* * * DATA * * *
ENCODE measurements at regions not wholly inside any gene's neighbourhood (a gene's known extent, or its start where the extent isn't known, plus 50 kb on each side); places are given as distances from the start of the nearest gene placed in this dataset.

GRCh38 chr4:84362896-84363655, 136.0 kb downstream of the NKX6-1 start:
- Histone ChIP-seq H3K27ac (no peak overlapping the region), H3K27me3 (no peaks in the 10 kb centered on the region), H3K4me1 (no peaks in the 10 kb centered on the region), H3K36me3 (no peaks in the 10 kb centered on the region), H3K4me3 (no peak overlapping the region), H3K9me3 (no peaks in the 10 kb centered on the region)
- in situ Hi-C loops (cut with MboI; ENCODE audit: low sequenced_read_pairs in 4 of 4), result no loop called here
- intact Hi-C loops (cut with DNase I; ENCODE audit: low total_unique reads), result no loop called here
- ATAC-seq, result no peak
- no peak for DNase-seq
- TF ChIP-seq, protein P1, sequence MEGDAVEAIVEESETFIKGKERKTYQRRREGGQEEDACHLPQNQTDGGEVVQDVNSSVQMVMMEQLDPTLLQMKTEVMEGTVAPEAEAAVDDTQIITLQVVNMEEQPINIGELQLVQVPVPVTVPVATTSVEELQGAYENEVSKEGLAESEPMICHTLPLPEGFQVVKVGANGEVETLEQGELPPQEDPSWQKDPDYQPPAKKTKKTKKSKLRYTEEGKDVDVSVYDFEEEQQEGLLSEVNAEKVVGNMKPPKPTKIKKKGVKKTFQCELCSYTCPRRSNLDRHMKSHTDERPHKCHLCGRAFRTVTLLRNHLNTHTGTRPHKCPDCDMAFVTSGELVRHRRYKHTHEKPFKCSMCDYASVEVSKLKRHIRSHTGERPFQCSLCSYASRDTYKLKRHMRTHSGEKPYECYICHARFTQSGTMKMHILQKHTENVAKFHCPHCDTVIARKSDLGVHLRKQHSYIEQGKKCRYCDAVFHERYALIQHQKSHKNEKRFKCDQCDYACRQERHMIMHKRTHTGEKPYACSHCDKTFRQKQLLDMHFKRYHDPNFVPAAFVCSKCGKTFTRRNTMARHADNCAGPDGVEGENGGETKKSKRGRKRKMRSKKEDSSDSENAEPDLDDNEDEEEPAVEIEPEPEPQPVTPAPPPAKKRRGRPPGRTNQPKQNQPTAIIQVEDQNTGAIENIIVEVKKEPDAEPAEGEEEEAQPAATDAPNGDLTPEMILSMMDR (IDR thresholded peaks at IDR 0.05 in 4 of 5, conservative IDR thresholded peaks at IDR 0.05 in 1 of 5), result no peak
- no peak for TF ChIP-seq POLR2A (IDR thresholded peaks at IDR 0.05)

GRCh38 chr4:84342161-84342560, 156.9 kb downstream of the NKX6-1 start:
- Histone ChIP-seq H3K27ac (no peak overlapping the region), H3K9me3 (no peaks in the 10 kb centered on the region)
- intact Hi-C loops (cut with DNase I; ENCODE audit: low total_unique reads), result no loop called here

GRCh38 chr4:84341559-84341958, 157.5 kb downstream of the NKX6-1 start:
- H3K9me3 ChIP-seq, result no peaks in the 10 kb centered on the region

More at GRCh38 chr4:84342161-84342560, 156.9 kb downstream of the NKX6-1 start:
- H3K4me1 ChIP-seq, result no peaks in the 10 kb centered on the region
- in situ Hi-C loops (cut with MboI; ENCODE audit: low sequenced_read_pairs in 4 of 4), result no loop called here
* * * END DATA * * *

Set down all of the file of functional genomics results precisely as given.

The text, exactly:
ENCODE measurements at regions not wholly inside any gene's neighbourhood (a gene's known extent, or its start where the extent isn't known, plus 50 kb on each side); places are given as distances from the start of the nearest gene placed in this dataset.

GRCh38 chr4:84362896-84363655, 136.0 kb downstream of the NKX6-1 start:
- Histone ChIP-seq H3K27ac (no peak overlapping the region), H3K27me3 (no peaks in the 10 kb centered on the region), H3K4me1 (no peaks in the 10 kb centered on the region), H3K36me3 (no peaks in the 10 kb centered on the region), H3K4me3 (no peak overlapping the region), H3K9me3 (no peaks in the 10 kb centered on the region)
- in situ Hi-C loops (cut with MboI; ENCODE audit: low sequenced_read_pairs in 4 of 4), result no loop called here
- intact Hi-C loops (cut with DNase I; ENCODE audit: low total_unique reads), result no loop called here
- ATAC-seq, result no peak
- no peak for DNase-seq
- TF ChIP-seq, protein P1, sequence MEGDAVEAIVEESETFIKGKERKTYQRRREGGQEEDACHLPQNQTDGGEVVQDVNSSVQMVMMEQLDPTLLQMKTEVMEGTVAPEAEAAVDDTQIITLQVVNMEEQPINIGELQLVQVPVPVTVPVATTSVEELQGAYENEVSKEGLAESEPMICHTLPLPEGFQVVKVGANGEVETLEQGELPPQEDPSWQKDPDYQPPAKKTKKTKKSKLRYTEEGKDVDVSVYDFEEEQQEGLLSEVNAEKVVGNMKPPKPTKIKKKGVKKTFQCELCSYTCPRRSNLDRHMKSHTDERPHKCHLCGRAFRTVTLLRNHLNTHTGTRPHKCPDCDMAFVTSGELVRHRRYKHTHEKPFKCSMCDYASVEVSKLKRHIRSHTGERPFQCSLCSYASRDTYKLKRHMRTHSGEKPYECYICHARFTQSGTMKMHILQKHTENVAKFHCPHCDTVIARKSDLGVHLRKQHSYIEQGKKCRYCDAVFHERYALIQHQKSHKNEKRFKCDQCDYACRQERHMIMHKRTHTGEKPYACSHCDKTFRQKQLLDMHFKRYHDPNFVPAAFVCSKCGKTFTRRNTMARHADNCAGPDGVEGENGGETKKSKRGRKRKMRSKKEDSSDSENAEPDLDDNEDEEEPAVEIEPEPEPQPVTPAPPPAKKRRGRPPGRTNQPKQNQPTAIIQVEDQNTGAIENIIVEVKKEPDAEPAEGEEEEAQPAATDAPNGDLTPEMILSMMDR (IDR thresholded peaks at IDR 0.05 in 4 of 5, conservative IDR thresholded peaks at IDR 0.05 in 1 of 5), result no peak
- no peak for TF ChIP-seq POLR2A (IDR thresholded peaks at IDR 0.05)

GRCh38 chr4:84342161-84342560, 156.9 kb downstream of the NKX6-1 start:
- Histone ChIP-seq H3K27ac (no peak overlapping the region), H3K9me3 (no peaks in the 10 kb centered on the region)
- intact Hi-C loops (cut with DNase I; ENCODE audit: low total_unique reads), result no loop called here

GRCh38 chr4:84341559-84341958, 157.5 kb downstream of the NKX6-1 start:
- H3K9me3 ChIP-seq, result no peaks in the 10 kb centered on the region

More at GRCh38 chr4:84342161-84342560, 156.9 kb downstream of the NKX6-1 start:
- H3K4me1 ChIP-seq, result no peaks in the 10 kb centered on the region
- in situ Hi-C loops (cut with MboI; ENCODE audit: low sequenced_read_pairs in 4 of 4), result no loop called here